8-year-old Florida Keys boy hospitalized with illness caused by COVID

SOUTHWEST MIAMI DADE, Fla. – An 8-year-old Florida keys boy never showed any symptoms of COVID-19, according to his mother, but now he is in Miami at Nicklaus Children’s Hospital fighting for his life. His family is distraught, but they aren’t giving up hope.

Doctors say Zane Wampler of Tavernier has multisystem inflammatory syndrome (MIS-C), an illness associated with having COVID-19.

It is a serious condition that takes a toll on parts of the body like blood vessels and the heart.

“What we do know is that it affects children usually a week or two after they are exposed or after they’ve had the COVID infection,” Dr. Keith Meyer of Nicklaus Children’s Hospital. “Most children will present with gastrointestinal manifestations. They can have diarrhea, they can have abdominal pain.”

According to the Centers for Disease Control and Prevention, researchers do not know what causes MIS-C. It is a condition where different body parts can become inflamed, including the heart, lungs, kidneys, brain, skin, eyes, or gastrointestinal organs.

His mother, Leah, said it started last week when Zane became violently ill. “He woke up and he had a high fever.” She said he was also nauseous. “I gave him some Tylenol, and an hour later (his fever) spiked up to 105.1 F. I took him to the hospital and they ended up sending us home,” she said.

After days of no improvement, convulsions, and delusions, Wampler said the family then rushed Zane to Nicklaus Children’s Hospital.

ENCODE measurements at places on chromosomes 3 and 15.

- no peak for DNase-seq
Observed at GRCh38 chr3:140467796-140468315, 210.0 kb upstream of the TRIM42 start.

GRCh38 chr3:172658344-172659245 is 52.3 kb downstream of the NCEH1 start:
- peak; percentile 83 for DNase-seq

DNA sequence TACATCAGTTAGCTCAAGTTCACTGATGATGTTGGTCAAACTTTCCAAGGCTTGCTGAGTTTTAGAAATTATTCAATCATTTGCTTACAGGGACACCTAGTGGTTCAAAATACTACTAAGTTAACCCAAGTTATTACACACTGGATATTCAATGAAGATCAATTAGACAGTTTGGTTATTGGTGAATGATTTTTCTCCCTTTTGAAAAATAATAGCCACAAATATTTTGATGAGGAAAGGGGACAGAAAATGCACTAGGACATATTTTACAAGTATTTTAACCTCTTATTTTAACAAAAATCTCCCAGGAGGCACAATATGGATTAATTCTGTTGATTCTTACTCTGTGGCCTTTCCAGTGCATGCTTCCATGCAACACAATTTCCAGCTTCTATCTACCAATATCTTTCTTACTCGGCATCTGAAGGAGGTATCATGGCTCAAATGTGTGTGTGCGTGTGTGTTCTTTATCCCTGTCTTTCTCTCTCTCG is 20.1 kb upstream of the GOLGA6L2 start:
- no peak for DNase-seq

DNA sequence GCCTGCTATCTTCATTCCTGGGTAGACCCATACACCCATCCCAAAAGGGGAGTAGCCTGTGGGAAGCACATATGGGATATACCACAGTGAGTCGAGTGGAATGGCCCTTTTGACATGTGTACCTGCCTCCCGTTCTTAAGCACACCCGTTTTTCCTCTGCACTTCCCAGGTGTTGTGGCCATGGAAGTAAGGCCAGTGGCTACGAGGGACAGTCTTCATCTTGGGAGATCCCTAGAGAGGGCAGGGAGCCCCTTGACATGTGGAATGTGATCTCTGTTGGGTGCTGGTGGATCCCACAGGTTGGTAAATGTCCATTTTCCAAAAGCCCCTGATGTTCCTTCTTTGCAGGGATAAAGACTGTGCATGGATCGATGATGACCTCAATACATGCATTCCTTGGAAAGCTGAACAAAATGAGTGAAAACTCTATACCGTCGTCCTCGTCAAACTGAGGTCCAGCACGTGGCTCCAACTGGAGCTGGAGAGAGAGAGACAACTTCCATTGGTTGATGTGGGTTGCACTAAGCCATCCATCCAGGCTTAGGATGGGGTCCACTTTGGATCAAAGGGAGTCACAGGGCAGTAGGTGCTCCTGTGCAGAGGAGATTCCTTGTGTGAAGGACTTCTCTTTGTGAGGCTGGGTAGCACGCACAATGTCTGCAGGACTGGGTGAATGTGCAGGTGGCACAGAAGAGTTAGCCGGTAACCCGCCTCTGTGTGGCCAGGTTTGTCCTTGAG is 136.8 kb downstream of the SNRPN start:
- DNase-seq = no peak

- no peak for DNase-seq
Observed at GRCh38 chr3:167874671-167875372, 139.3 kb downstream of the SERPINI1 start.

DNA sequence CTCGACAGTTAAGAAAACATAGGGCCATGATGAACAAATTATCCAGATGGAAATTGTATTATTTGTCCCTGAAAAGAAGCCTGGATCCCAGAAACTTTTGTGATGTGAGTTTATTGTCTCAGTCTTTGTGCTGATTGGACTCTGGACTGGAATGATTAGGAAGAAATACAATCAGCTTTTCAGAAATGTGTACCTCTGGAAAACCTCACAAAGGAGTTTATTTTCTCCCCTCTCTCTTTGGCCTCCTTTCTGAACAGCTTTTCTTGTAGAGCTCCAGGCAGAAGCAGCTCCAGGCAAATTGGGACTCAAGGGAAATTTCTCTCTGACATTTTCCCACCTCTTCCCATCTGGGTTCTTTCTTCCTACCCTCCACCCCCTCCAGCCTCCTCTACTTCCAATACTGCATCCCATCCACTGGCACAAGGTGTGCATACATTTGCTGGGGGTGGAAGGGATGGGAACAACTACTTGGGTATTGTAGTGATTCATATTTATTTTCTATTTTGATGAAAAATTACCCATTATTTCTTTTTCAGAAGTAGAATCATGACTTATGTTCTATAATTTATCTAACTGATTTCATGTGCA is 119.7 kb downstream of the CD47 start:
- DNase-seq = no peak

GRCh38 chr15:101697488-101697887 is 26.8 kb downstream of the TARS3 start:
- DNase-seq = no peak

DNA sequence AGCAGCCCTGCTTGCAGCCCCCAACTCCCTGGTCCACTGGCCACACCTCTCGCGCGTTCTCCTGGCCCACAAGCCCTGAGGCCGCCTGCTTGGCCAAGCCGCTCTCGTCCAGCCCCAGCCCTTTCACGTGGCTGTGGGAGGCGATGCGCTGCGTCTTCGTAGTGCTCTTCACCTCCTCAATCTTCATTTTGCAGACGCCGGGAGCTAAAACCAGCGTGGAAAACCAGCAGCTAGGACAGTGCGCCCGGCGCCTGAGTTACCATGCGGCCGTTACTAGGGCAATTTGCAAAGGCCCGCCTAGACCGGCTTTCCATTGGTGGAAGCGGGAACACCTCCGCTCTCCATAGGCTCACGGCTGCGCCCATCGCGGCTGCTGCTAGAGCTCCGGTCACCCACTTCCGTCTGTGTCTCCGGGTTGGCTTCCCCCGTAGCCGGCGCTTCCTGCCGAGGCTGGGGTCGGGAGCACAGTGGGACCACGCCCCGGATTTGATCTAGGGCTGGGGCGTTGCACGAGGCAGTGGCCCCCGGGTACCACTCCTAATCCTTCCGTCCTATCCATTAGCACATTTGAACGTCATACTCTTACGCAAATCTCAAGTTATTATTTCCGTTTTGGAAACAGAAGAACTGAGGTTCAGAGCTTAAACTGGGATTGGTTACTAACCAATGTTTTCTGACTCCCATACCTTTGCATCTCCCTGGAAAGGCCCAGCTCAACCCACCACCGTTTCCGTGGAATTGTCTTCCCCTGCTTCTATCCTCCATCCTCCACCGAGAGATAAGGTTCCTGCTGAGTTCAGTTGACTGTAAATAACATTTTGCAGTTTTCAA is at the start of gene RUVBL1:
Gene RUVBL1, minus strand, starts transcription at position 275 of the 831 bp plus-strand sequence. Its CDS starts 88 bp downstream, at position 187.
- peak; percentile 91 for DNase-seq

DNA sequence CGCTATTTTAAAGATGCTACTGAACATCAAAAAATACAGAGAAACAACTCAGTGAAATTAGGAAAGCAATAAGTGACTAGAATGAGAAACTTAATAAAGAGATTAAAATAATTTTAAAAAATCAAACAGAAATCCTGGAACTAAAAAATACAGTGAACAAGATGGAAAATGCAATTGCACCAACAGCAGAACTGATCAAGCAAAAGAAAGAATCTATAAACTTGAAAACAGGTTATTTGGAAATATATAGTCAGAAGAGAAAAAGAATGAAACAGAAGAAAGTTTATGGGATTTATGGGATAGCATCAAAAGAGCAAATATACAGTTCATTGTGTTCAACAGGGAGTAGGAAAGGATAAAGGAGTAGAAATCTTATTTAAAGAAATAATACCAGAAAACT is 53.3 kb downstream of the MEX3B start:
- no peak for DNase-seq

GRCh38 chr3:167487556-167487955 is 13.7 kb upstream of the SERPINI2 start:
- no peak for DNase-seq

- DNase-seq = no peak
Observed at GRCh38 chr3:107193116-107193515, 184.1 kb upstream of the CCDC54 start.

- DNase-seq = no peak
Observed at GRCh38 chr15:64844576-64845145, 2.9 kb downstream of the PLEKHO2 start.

“He was convulsing. We had to put washcloths all over his body. He started swelling everywhere and it looked like he had two black eyes,” Wampler said.

Zane tested positive for COVID-19 antibodies, but his mother said that no one in the family had been diagnosed with the coronavirus.

"He was asymptomatic," said Leah.

The CDC reports that many children with MIS-C had the virus that causes COVID-19, or had been around someone with COVID-19. According to the CDC, MIS-C can be serious, even deadly, but most children who are diagnosed with the condition get better with medical care.

At one point, Zane needed to be hooked up to a ventilator and he has been on and off of oxygen. Her son is improving, but he’s not out of the woods yet.

“In the beginning of this, they said it wouldn’t affect children. We are in this big conversation about schools and stuff right now. It’s very real. ”

In Miami-Dade, 301 cases of COVID-19 cases and 218 cases of COVID-19 cases in Broward county were counted in patients 18 and younger on Friday.

Doctors at Nicklaus Children's Hospital said it is very common for kids to have COVID-19, but to not have any symptoms at all.

When you should seek emergency care

According to the CDC, seek emergency care right away if your child is showing any of these emergency warning signs of MIS-C or other concerning signs:

  • Trouble breathing
  • Pain or pressure in the chest that does not go away
  • New confusion
  • Inability to wake or stay awake
  • Bluish lips or face
  • Severe abdominal pain

Find out more about MIS-C and how to spot it.

(Local 10.com’s Michelle Solomon contributed to this story.)

About the Author:

Janine Stanwood joined Local 10 News in February 2004 as an assignment editor. She is now a general assignment reporter. Before moving to South Florida from her Washington home, Janine was the senior legislative correspondent for a United States senator on Capitol Hill.